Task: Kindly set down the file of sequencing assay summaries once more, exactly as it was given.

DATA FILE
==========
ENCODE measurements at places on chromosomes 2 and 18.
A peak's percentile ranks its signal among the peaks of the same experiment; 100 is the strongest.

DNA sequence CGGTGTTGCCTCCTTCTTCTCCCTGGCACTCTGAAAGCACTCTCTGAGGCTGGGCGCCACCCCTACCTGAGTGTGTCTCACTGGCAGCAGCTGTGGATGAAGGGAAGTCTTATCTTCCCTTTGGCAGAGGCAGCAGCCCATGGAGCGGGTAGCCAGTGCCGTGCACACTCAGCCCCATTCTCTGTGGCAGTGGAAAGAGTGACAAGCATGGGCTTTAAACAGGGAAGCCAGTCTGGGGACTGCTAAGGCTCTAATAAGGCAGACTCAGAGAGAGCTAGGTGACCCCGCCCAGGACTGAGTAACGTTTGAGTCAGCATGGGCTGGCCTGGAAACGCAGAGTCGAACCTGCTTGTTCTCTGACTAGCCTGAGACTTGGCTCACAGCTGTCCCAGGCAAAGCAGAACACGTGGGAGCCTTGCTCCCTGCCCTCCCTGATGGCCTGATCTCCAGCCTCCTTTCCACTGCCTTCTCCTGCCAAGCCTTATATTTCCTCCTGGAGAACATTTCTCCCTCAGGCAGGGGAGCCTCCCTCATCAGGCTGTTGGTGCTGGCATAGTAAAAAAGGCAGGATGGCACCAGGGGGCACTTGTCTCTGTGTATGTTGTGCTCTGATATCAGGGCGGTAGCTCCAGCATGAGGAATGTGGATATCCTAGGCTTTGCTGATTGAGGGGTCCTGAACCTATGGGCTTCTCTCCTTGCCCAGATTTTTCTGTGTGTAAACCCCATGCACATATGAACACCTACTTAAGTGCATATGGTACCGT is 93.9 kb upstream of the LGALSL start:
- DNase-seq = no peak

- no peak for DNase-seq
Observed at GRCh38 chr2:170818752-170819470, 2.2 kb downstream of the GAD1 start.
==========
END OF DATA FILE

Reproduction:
ENCODE measurements at places on chromosomes 2 and 18.
A peak's percentile ranks its signal among the peaks of the same experiment; 100 is the strongest.

DNA sequence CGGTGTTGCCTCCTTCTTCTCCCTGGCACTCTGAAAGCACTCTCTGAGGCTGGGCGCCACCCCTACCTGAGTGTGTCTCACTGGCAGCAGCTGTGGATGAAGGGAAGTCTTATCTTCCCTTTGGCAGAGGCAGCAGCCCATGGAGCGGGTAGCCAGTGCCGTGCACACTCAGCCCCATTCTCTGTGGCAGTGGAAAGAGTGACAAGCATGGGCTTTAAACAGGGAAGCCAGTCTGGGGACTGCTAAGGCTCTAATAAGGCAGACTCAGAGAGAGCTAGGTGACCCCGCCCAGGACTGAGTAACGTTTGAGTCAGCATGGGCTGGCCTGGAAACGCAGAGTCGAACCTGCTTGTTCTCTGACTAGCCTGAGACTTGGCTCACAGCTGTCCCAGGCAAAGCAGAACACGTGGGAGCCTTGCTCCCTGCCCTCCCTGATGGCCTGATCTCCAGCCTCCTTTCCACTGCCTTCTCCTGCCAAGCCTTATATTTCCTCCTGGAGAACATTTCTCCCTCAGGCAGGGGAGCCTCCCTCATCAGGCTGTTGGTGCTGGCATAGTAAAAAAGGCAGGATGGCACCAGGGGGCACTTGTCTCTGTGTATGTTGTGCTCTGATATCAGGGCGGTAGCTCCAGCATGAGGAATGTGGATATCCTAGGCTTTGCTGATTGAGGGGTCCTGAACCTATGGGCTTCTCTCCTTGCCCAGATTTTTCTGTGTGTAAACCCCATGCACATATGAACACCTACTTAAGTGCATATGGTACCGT is 93.9 kb upstream of the LGALSL start:
- DNase-seq = no peak

- no peak for DNase-seq
Observed at GRCh38 chr2:170818752-170819470, 2.2 kb downstream of the GAD1 start.